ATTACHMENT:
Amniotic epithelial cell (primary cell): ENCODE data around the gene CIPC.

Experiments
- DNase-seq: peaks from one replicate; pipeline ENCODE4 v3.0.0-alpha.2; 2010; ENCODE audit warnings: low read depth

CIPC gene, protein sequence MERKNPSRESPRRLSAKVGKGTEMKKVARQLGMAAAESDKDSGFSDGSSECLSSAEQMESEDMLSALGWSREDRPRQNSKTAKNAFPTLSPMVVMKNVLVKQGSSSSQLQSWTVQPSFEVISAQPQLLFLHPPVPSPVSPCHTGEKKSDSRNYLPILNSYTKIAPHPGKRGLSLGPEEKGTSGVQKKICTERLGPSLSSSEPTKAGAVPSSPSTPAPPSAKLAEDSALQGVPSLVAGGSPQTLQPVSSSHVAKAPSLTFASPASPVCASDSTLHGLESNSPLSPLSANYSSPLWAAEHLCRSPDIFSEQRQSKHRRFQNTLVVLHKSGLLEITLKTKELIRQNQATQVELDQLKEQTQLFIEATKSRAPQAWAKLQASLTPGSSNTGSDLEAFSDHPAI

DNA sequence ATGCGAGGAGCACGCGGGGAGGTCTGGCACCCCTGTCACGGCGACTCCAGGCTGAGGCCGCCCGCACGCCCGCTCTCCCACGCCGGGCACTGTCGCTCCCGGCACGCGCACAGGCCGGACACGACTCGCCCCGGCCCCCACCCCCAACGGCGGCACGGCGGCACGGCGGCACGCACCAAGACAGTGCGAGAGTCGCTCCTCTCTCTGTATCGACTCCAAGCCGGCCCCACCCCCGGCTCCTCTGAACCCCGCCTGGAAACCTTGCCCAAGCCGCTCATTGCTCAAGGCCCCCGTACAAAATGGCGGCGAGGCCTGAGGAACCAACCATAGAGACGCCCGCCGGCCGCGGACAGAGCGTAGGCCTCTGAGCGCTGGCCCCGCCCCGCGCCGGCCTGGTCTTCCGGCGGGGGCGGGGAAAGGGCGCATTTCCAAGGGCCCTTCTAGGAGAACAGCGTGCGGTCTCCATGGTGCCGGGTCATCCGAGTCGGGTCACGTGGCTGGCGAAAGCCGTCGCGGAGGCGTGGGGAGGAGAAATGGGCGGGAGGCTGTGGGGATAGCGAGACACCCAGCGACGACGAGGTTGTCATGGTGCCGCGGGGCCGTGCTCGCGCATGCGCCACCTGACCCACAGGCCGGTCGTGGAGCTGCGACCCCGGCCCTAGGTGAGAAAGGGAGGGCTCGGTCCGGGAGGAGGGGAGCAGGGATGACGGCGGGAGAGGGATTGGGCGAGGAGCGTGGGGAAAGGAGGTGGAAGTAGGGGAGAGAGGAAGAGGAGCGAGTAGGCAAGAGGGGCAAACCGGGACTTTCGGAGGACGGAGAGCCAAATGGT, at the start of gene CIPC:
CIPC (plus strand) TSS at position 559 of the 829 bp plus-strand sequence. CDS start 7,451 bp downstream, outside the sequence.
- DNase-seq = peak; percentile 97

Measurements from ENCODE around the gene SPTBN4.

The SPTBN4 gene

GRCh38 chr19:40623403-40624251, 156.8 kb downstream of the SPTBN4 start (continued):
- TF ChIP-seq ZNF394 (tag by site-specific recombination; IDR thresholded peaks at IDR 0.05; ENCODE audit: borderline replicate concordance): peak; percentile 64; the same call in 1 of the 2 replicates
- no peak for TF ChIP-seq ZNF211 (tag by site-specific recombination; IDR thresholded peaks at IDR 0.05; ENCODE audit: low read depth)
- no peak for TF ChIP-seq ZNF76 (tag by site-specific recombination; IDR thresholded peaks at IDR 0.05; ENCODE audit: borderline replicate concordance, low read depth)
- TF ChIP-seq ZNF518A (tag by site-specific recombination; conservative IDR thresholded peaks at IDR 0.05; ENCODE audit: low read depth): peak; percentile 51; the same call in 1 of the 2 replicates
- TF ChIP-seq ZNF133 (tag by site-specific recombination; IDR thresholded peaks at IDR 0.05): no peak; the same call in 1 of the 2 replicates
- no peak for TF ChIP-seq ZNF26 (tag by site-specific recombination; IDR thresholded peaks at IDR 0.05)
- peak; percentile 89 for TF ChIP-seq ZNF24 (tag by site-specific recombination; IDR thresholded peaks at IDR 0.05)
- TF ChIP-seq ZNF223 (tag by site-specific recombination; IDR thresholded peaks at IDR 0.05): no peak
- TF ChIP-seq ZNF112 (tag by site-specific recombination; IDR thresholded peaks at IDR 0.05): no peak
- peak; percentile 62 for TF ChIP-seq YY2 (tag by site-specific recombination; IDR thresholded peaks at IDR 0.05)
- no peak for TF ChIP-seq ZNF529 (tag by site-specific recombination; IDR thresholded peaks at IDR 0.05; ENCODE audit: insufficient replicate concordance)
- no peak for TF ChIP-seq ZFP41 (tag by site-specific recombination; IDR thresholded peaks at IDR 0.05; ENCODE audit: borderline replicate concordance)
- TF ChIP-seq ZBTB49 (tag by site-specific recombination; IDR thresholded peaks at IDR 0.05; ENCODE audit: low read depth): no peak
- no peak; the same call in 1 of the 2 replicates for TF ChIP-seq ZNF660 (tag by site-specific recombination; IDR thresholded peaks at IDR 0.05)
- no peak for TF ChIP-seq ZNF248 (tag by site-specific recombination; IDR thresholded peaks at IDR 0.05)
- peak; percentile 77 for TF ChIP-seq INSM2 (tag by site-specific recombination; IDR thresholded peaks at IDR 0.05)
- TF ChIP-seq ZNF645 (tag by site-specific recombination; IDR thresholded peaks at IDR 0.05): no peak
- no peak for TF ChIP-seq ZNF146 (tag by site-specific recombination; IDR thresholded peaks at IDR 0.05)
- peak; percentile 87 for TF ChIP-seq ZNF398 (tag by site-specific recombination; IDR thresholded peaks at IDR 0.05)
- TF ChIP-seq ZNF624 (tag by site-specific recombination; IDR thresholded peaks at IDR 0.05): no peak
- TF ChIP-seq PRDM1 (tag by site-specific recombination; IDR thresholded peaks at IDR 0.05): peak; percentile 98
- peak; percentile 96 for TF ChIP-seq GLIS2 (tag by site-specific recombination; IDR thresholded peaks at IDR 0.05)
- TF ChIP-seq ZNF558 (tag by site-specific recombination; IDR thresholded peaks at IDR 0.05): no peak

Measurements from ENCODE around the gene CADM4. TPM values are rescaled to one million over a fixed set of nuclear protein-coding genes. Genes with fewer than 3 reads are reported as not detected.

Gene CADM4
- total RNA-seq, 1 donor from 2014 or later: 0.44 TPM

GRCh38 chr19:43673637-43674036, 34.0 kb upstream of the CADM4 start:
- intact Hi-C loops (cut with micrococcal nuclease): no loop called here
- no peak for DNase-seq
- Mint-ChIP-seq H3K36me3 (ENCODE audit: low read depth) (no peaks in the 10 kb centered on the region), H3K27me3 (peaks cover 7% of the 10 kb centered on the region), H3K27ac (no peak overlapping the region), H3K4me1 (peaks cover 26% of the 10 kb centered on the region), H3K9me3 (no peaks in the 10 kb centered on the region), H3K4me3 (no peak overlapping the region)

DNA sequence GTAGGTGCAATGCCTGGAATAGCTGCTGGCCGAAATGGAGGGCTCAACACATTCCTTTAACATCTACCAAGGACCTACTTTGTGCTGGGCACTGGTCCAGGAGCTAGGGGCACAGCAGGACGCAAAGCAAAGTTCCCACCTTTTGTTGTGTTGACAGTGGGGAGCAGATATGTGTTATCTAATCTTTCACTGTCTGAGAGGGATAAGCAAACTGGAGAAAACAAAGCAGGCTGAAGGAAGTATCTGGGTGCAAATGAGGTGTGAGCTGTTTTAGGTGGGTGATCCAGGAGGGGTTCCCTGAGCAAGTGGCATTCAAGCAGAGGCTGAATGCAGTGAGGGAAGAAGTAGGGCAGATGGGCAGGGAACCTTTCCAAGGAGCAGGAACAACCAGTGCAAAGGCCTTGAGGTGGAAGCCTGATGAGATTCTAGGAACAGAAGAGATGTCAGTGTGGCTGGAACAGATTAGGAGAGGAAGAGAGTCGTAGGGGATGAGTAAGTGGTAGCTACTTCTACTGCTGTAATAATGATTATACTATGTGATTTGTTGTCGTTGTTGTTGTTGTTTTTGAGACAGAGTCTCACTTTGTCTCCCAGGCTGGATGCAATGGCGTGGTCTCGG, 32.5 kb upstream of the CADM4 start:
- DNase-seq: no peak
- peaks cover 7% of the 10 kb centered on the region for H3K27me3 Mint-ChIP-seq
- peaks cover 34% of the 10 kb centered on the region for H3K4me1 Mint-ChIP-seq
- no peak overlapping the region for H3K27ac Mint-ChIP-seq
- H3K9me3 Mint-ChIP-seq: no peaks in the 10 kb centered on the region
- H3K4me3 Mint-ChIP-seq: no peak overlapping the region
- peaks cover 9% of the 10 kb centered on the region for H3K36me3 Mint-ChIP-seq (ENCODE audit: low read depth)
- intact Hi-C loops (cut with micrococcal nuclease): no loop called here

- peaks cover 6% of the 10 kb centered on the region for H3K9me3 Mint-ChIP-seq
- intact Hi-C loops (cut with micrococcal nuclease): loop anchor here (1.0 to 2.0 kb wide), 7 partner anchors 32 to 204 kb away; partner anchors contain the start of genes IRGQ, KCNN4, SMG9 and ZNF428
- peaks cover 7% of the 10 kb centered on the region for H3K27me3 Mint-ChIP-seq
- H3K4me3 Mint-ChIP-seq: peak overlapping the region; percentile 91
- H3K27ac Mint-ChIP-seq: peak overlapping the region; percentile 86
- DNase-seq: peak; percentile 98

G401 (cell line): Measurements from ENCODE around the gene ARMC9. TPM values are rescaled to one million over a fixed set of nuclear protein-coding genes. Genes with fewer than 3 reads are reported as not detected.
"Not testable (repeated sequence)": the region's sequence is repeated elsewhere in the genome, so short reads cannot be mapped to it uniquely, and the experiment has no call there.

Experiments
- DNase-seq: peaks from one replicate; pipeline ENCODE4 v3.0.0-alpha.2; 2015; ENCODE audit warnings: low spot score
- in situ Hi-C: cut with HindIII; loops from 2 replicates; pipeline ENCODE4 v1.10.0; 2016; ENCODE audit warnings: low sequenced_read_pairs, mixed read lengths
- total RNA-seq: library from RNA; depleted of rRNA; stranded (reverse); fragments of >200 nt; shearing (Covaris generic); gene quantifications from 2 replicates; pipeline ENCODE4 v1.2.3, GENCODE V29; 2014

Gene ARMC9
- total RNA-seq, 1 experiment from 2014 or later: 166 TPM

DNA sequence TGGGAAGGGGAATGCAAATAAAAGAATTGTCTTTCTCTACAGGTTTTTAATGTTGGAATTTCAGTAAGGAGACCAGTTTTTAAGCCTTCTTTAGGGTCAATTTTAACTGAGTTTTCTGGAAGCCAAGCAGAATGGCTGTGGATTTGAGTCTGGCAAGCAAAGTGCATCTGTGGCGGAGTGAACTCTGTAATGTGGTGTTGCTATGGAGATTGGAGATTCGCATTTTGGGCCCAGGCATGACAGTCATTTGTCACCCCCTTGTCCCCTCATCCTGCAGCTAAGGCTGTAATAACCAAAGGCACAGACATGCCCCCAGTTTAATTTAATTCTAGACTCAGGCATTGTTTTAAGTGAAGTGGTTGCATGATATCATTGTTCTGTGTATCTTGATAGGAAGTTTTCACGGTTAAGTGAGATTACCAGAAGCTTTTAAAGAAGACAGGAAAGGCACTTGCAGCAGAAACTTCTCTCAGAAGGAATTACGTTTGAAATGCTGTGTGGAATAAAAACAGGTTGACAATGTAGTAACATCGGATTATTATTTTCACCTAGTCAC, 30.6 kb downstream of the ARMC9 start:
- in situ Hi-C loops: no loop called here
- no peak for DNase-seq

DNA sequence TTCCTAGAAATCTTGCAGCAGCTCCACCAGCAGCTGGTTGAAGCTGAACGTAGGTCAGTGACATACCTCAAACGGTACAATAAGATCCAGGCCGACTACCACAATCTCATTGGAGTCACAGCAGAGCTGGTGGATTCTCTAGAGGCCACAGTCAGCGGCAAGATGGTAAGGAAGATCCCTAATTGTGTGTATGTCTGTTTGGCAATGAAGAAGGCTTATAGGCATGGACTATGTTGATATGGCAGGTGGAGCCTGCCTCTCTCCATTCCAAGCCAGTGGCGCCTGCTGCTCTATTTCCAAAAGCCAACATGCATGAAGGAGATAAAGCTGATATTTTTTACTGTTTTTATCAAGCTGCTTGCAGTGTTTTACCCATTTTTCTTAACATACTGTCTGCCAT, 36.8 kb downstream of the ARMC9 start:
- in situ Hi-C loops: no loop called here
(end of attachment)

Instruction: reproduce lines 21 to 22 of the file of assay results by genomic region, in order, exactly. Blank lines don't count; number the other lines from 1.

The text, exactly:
- no peak for TF ChIP-seq ZNF529 (tag by site-specific recombination; IDR thresholded peaks at IDR 0.05; ENCODE audit: insufficient replicate concordance)
- no peak for TF ChIP-seq ZFP41 (tag by site-specific recombination; IDR thresholded peaks at IDR 0.05; ENCODE audit: borderline replicate concordance)